Trade day flying was restricted to two hours, but was compact and highly entertaining with some of the best displays seen in recent times. Yes, we missed the thrust-vectoring Flanker but Boeing test pilot Ricardo Treven in the F/A-18F made up for that with a Su-27-esque routine that commenced with a 'cobra' and continued with many energy-sapping turns that belied the size of this big fighter. The aircraft were in the markings of VFA-41 'Black Aces' and VFA-102 'Diamondbacks' (these two units having recently transitioned from the F-14 Tomcat) and were due to be There was no licking the F/A-18Fdelivered to the US Navy units at NAS Lemoore, CA, after the show.

Typhoon was as impressive as ever, Chris Worning performing most of the week's displays (Italian pilot Maurizio Cheli was also on hand). Worning was quoted as saying "It's like taking a tiger by the tail", referring to Typhoon's lightning acceleration on take-off.

Flying stars
F/A-18F Hornet
F-16C Fighting Falcon
Airbus A318
Airbus A340
Alenia C-27J
Saab Gripen

Providing stiff competition for the new generation of fighters was the F-16C demonstration pilot who really squeezed every last 'g' out of the ageing airframe - it made the European displays look almost tame in comparison and showed that there's life left in the old dog yet. It's ironic that 21st Century Farnborough should be won over by an aircraft designed in the early seventies, long since its potential should have been realised, but emphasises the reluctance for the manufacturers to bring their new toys to play with. Gripen was willing, but showed that it is no more than a poor man's Eurofighter and lacks the manoeuvrability of its more modern rival. A curious addition to each day's flying schedule was Spitfire XIX PS853, not exactly cutting edge, but welcome all the same.

Hawks for Bahrain

Farnborough was honoured with a visit by the King of Bahrain, who made an announcement that the Royal Bahraini Air Force has selected the Hawk trainer aircraft to meet their future trainer needs. BAE SYSTEMS Hawk Managing Director, Kevin Taylor, said, "I am pleased that the Kingdom of Bahrain has selected the Hawk for their training requirements. This announcement demonstrates that the Hawk is an adaptable, cost effective training platform suitable for use by air forces throughout the world. We now look forward to concluding negotiations and bringing the Hawk into service with the RBAF." No details of number procured or contract value were available, but a BAE Systems official stated that the aircraft bought "will be to the latest (Australian) standard, plus any developments".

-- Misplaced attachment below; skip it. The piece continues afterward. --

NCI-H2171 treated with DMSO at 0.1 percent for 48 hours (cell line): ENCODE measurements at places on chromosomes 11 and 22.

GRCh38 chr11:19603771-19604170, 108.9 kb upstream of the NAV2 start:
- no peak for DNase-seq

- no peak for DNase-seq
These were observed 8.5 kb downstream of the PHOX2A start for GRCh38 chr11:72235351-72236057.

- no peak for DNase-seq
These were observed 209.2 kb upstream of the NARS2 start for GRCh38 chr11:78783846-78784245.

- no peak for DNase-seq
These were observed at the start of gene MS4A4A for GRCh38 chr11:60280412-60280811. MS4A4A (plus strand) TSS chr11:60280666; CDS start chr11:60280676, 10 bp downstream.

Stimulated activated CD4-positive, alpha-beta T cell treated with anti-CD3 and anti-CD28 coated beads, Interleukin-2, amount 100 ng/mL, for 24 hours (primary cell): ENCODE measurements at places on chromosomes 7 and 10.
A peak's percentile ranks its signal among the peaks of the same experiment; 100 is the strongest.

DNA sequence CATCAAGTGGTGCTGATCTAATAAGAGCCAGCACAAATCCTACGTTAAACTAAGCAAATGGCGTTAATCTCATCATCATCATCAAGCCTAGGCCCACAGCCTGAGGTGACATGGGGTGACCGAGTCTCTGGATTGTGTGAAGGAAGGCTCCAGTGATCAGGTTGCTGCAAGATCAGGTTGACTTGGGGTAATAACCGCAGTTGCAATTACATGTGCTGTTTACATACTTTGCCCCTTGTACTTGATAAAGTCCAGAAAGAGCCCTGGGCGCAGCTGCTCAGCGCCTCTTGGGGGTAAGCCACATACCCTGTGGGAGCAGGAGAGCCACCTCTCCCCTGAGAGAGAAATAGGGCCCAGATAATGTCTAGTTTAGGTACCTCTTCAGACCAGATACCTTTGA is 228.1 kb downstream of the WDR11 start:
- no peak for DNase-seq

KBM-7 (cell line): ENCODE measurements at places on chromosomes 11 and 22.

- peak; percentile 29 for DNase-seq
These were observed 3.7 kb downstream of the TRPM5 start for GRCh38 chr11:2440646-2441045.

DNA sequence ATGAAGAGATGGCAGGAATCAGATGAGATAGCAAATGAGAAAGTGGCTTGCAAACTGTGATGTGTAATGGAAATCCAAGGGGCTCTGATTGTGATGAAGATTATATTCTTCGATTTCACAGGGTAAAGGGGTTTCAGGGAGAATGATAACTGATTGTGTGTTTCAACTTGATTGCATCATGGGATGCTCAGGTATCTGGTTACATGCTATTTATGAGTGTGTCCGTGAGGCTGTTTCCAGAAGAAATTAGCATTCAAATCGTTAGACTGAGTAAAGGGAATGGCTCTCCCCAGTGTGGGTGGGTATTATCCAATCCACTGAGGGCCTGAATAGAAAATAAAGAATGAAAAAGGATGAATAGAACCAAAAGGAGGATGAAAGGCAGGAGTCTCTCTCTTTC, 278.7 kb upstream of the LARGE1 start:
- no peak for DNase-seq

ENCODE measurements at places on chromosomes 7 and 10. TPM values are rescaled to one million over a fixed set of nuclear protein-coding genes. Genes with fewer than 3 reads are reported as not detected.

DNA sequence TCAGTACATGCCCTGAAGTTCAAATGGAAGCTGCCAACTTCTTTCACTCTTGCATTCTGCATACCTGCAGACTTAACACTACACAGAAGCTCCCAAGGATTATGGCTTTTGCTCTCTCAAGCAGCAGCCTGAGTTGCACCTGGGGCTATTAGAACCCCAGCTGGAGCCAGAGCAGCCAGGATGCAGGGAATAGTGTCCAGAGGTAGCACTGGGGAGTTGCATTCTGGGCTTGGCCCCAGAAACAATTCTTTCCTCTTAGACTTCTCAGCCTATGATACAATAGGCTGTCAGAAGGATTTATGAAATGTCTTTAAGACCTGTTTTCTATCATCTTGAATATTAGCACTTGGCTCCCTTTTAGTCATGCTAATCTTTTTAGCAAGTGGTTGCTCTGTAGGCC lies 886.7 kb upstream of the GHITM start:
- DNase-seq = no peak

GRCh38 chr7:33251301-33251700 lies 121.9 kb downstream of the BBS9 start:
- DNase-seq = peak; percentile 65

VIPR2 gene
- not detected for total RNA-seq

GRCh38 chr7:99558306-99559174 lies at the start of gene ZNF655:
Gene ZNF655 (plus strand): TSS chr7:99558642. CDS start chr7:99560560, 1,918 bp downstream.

In addition to the procurement of Hawk aircraft it is envisaged that the initial package will also contain test and ground equipment, technical assistance and training. The provision of Hawk and associated equipment will complete the programme for a world class advanced pilot training academy, the contract for basic and elementary training being signed between the Kingdom of Bahrain and BAE SYSTEMS in January 2002.


Making an international debut was Aero's L-159B ALCA (Advanced Light Combat Aircraft), which only flew for the first time on 1 June. A dual-purpose training and combat package, it's basically a dual-seat L-159A with avionics supplied by Boeing and a modern Honeywell ITEC F124 engine and is aimed squarely at the European combat trainer market.

Elbit/TAM Su-25 upgrade, the ScorpionLiterally dropping in at short notice was Pilatus's new PC-21 trainer - it finished its test programme on Thursday 18 July and a snap decision saw it taken directly to Fairford and RIAT, then onto Farnborough on Sunday ready for the week's trade days. Utilising its considerable experience of turboprop training aircraft, such as the PC-7 MkII and PC-9, Pilatus has designed a completely new aircraft, featuring a 1,600 SHP Pratt & Whitney PT6A-68B engine giving a top speed at low level of 330 kts. It has been designed with MFD displays and is intended to provide a lead-in trainer that is compatible with tomorrow's high-tech fighters such as Gripen, Rafale and Typhoon.

Only Russian hardware evident was a Su-25, displayed by a consortium of Israeli company Elbit and TAM of Tbilisi, Georgia. With an all-new glass cockpit, the modernised 'Scorpion' is very much an A-10 match and the upgrade is aimed at the 800+ still in service with Eastern European airforces. Whether they will be able to afford it is another matter.

British bits for Super Hornet

BAE SYSTEMS has been awarded orders to the value of 8 million to provide systems and components for Advanced Targeting Forward Looking Infra Red (ATFLIR) pods for the US Navy's F/A-18 aircraft. BAE SYSTEMS Avionics is a member of the Raytheon Team that recently delivered the first production standard pod to the US Navy via Boeing, following a successful design and development programme.

These orders are for the low rate initial production phase (LRIP) of the programme, which leads to the provision of an enhanced targeting capability to the US Navy and US Marine Corps on their F/A-18 E/F and F/A-18 C/D aircraft. BAE SYSTEMS Avionics at Basildon is responsible for about 25% of the value of the ATFLIR system comprising:
NavFLIR - Navigation Forward Looking Infra Red